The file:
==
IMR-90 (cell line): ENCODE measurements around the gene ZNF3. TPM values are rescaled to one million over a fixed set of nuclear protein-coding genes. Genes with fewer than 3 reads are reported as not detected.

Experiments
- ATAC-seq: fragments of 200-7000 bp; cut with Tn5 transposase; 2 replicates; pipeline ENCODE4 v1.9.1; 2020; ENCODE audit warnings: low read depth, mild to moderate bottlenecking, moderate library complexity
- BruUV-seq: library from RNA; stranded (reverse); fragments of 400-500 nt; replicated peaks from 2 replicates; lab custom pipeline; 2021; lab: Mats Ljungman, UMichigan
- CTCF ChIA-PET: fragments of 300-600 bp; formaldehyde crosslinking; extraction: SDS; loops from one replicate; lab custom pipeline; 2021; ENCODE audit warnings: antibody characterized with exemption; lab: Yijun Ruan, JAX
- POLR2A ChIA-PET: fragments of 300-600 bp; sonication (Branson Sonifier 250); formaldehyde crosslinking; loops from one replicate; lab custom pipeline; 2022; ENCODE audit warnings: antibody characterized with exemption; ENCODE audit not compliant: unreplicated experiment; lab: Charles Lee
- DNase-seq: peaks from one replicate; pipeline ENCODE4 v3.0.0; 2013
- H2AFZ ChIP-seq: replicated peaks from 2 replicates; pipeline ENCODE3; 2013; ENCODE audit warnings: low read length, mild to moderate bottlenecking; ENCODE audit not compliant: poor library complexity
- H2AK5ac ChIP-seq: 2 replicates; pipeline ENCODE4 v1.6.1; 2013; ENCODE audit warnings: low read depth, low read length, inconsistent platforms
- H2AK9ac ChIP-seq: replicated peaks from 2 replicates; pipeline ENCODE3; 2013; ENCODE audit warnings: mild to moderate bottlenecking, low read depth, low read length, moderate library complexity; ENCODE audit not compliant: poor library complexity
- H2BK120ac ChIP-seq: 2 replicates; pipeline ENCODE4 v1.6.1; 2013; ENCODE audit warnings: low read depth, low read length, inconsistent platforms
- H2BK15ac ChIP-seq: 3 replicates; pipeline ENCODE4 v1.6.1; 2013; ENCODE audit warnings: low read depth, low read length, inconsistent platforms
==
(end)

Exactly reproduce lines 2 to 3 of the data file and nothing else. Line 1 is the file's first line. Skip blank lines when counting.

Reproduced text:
Experiments
- ATAC-seq: fragments of 200-7000 bp; cut with Tn5 transposase; 2 replicates; pipeline ENCODE4 v1.9.1; 2020; ENCODE audit warnings: low read depth, mild to moderate bottlenecking, moderate library complexity